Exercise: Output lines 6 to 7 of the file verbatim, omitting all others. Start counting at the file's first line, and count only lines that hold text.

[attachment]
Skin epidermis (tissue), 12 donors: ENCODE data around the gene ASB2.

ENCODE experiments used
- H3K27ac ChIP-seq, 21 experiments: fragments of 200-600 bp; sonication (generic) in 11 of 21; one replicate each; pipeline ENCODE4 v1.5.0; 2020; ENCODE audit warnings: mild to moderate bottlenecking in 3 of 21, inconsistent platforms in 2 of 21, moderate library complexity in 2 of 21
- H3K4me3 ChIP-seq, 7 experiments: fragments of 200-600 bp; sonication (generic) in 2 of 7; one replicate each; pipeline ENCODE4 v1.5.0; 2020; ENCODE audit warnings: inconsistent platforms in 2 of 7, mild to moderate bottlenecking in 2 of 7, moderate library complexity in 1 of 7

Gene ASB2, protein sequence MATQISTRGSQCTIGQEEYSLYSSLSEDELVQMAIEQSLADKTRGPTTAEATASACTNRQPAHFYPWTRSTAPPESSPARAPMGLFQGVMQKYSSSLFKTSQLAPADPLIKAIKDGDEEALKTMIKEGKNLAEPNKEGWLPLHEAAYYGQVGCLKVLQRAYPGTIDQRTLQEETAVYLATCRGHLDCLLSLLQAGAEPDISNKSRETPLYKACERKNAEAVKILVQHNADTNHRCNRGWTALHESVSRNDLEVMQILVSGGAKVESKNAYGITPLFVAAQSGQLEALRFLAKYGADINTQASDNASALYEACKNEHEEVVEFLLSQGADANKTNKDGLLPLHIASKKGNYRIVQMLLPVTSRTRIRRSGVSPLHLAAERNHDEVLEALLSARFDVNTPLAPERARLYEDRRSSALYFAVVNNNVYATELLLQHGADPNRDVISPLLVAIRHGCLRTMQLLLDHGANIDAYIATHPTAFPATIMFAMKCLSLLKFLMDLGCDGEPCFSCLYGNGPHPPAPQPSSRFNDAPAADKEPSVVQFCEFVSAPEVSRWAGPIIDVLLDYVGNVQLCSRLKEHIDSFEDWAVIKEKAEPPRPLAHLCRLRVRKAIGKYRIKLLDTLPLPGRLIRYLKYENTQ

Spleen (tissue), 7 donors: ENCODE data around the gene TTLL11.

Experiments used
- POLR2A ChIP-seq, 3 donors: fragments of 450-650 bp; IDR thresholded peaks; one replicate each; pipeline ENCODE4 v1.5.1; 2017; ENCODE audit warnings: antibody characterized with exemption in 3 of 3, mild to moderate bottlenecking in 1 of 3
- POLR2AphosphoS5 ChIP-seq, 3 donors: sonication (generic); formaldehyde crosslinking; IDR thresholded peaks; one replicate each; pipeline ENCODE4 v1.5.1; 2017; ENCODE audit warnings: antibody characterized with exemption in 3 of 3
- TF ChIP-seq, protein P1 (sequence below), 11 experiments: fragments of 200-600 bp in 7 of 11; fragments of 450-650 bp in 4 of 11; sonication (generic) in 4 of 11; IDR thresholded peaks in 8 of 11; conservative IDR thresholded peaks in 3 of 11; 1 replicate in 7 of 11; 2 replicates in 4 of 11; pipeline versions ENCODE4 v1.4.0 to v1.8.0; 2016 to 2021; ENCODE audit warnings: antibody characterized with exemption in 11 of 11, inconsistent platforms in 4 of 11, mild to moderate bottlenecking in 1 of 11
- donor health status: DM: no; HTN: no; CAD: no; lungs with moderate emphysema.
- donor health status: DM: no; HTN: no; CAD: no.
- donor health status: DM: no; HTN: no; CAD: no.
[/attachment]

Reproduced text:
Spleen (tissue), 7 donors: ENCODE data around the gene TTLL11.

Experiments used